Monarch butterflies left their forested roosts in Michoacán, Mexico, on March 24 in what appears to be their latest departure on record, citizen science organization Journey North reported last week. The migrating insects will be showing up in San Antonio soon, and the late launch of the 2015 season appears to suggest that the butterflies will have a good year.
Dr. Chip Taylor, founder of Monarch Watch, said it’s too early to make predictions about the 2015 Monarch season. Austin entomologist and Austin Butterfly Forum president Mike Quinn pointed out that cool Texas weather should be good news for the migrating insects. Mild winter temps “slow down their larval predators and the exhaustion of their adult lipid reserves,” he said.
Typically, Monarch butterflies leave their roosts in the Oyamel forests of the Mexican mountains around the Spring Equinox and head north. They make initial migratory stops in South Texas to lay the first generation of eggs in the multi-generation migration exclusively on Asclepias species – that is, various milkweeds.
The success of that first round of Texan eggs sets the stage for a successful-or-not Monarch butterfly migration, as subsequent generations of the hatch make their way north to Canada over the summer before flying home to Mexico to overwinter in the Fall. Because of Texas’ unique position in the geographic path of the Monarch butterfly migration – the first stop in the Spring and the “funnel” to Mexico in the Fall – the Lone Star State has been called “the most important state” to the iconic butterfly migration.
Local sources report that milkweeds are sprouting in the area and in San Antonio gardens, so the butterflies will enjoy sustenance for their offspring when their eggs hatch into caterpillars in the coming weeks. They’ll also find continuing political tumult.
After their worst year in history followed by a 70% rebound in 2014, the butterflies have taken center stage in pollinator advocacy and habitat restoration circles in recent months. The three NAFTA leaders – U.S. President Barack Obama, President Enrique Peña Nieto of Mexico, and Prime Minister Stephen Harper of Canada — met in early 2014 and committed to working together to save the Monarch butterfly migration. Weeks later, First Lady Michelle Obama planted the first-ever pollinator garden at the White House, including milkweed for Monarch butterflies. Then in June, Obama issued a presidential memorandum directing government agencies to craft a federal strategy to protect Monarchs, bees and other pollinators.
In August, a petition submitted to the Department of the Interior requested Monarchs be listed as “threatened” under the Endangered Species Act. Strong reactions have resulted – from lawsuits by the National Resource Defense Council taking the EPA to task for dragging its feet on Monarch protection to admirable public-private partnerships like the $3.2 million in federal grants announced recently by the U.S. Fish and Wildlife Service. Just this week, environmentalists’ favorite villain, Monsanto Corporation, whose Round-Up ready crops have been blamed for much Monarch decline, committed to $4 million in grants to help the Monarch butterfly migration and other pollinators.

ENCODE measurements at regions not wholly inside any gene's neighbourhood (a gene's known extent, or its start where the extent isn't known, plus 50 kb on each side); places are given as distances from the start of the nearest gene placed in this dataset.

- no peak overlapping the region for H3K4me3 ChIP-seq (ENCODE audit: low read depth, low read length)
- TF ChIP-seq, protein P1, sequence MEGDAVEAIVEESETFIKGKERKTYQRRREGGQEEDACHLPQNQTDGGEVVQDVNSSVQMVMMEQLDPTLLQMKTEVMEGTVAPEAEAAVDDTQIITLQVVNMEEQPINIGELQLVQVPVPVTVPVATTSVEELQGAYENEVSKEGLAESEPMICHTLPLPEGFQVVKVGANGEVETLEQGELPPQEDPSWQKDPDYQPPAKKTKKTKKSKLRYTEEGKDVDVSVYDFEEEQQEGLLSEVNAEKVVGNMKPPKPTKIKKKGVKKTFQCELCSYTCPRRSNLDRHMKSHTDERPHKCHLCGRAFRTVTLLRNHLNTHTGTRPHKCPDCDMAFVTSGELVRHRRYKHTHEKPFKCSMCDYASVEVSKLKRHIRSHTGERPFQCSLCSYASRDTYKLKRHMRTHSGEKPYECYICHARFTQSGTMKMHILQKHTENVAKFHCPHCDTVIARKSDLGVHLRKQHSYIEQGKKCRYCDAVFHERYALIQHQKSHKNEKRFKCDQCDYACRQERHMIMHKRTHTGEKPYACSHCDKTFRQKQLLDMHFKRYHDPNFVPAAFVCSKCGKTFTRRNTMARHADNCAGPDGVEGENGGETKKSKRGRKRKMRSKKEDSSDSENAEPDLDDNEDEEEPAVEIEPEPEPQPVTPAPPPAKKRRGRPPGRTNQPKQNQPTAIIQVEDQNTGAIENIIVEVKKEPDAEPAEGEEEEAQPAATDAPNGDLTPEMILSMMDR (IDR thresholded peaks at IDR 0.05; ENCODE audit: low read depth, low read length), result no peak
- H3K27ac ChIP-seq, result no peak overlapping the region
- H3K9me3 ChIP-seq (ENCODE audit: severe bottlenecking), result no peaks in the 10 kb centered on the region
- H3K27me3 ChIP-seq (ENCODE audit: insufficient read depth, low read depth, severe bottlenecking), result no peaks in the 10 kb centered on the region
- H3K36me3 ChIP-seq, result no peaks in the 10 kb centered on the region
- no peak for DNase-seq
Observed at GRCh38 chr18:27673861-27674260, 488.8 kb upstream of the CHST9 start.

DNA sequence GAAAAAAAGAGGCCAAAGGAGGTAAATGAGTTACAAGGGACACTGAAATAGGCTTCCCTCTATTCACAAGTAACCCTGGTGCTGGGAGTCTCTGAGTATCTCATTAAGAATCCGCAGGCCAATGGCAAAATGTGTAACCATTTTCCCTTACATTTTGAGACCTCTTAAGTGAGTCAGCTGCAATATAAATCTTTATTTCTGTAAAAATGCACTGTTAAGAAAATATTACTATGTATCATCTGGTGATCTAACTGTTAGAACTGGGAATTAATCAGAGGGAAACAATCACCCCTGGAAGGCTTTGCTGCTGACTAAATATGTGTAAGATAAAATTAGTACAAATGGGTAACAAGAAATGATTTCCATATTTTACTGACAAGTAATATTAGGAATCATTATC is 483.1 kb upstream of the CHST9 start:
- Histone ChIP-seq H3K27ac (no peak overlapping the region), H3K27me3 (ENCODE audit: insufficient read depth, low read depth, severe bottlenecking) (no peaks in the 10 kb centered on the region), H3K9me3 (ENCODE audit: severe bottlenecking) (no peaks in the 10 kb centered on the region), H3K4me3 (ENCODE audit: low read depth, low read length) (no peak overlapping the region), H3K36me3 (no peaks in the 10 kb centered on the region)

Here in Texas, the State Comptroller’s office recently announced the appointment of San Antonio water hero and endangered species expert Dr. Robert Gulley to head a task force that will assess the financial consequences of endangered species listings on the state. The Monarch butterfly will be one of five species on which the task force will focus.
The ensuing media attention has raised awareness in the general population: we can all help sustain the Monarch butterfly migration by planting clean, chemical-free, preferably native milkweeds.
The challenge is that it’s almost impossible to find native milkweeds in commercial nurseries. Only the technically nonnative Tropical milkweed, Asclepias curassavica, is widely available along with occasional Butterfly Weed, Asclepias tuberosa. Another challenge is that commercial growers often spray milkweeds with systemic pesticides that poison Monarch caterpillars that eat the plants’ leaves. Clean, chemical-free, native milkweeds are in great demand and hard to find.
That’s why our friend Mitch Hagney of Local Sprout and yours truly via the Texas Butterfly Ranch have been experimenting with the Texas native Swamp milkweed, Asclepias incarnata, to see about offering local, chemical-free milkweeds later in the Spring. Stay tuned.
Like many, as a safeguard, I’ve planted and overwintered the reliable Tropical milkweed. Detractors have their concerns, but I’m a huge fan and provide the host plant in my downtown San Antonio garden. Leaves are lush and ready for Monarchs on those I overwintered, after slashing them to the ground in December as recommended.
Often, local botanical and conservation organizations are the only sources for clean, native, chemical-free milkweeds. Here’s several upcoming native plant sales where you might find them:
Friday – Saturday, April 4
25th Annual Cibolo Nature Center Mostly Native Plant Sale at Kendall County Fairgrounds on Highway 46 in Boerne; Friday evening “Sip and Shop” for members only (we get first pick!); Saturday and Sunday open to public.
Friday – Sunday, April 10-12
Ladybird Johnson Wildflower Center in Austin will be holding its Spring Native Plant Sale; Friday, April 10 is for members only; Saturday and Sunday is open to the public.
Saturday, April 11
Native Plant Society of Texas Spring Plant Sale at Hardberger Park.
Saturday, April 18
Check out these sales and get native milkweeds while you can. Grab some excellent native nectar plants, too – Frostweed, native lantana, purple coneflower and others. Just like the Monarchs, we have to take what we can get.
*Featured/top image: Migrant Monarch butterfly. Note faded color and tattered wings. Photo by Carol Clark.